A terrific new thriller called Eastern Promises (David Cronenberg and Viggo Mortensen’s follow-up to 2005’s A History of Violence) enters wide release this weekend, and I, like a whole slew of critics, recommend you check it out. But beware: The R-rated film is filled with blood and guts and graphic scenes in which all sorts of red stuff spurts from poor souls’ necks and torsos and eyes. It’s a marvelous movie, but not for the weak of constitution, that’s for sure.
Then again, what film this fall isn’t? For the new issue of EW, my colleague Tim Stack wrote an article about the trend toward dark and dirty fare at the multiplex in the waning months of 2007 (which is in stark contrast to what appears to be a notably lighter, more whimsical new TV season). Evidently, dozens of upcoming releases — Rendition, Hitman, No Country for Old Men, and so on — share Eastern Promises‘ violent M.O. So what gives? Many fingers point to our current post-9/11, IED-filled world. “These are dark, disturbing times,” Neil Jordan, who directed Jodie Foster’s revenge shoot-em-up, The Brave One, says in the story. “Movies have to reflect the times we live in. [The Brave One] is about violence, pure and simple. It struck me as an appropriate theme at the moment.” But then one wonders: How does all of this realistic bloodshed affect movies’ marketing campaigns — both to consumers and Oscar voters? You’d think it might turn folks off to certain movies, but just look at, say, last year’s The Departed: It earned $132 million and won Best Picture. What does that say about us?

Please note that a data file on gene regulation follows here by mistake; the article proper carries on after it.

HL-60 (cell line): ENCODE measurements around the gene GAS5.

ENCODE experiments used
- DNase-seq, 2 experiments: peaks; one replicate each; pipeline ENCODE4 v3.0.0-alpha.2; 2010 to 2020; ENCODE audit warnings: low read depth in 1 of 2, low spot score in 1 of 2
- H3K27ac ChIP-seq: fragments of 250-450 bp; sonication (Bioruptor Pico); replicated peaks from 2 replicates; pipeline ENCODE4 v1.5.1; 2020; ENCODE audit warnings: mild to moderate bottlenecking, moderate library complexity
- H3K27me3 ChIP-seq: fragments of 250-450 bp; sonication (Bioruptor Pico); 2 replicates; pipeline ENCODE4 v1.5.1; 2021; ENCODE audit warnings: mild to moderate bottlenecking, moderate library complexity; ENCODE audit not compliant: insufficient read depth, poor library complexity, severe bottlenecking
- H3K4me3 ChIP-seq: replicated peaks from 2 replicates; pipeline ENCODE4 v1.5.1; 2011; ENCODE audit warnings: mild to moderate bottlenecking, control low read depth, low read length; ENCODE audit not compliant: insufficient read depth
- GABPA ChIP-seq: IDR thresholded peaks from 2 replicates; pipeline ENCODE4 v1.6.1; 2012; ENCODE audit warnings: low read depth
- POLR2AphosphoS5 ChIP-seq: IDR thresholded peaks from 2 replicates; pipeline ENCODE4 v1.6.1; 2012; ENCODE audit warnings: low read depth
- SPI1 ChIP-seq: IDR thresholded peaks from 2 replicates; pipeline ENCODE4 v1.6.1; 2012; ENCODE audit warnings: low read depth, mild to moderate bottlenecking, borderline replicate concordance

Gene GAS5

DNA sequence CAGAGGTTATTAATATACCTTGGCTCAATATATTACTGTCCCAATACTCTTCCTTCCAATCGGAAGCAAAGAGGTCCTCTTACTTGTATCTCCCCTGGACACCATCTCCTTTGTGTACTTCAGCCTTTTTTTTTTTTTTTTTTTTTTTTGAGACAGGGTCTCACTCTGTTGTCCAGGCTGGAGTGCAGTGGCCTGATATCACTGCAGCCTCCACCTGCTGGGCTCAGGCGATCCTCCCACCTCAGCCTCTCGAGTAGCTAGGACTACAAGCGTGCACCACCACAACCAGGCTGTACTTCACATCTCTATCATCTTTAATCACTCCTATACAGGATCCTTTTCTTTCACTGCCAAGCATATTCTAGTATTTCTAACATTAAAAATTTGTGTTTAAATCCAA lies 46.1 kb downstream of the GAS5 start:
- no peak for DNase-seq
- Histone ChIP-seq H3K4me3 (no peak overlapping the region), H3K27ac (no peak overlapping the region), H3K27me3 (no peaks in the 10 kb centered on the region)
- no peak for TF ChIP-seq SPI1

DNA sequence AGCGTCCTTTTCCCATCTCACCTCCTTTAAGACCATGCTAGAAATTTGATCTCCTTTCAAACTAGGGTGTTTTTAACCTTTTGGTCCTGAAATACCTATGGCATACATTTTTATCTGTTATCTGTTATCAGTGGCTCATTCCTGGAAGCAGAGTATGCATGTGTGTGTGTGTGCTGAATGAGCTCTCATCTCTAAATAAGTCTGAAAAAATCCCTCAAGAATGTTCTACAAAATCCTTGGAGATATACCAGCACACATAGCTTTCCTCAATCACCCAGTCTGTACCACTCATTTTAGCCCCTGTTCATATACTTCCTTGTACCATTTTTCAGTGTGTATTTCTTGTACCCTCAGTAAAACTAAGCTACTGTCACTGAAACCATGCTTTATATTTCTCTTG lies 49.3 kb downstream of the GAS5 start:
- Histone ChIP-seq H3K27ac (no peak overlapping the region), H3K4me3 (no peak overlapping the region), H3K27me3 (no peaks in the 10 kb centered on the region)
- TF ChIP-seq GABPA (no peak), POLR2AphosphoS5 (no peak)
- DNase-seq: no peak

Anyway, check out Tim’s article and then let us know what do you think: What would you say is the most violent film of all time? What violent movie sequences do you remember squirming through?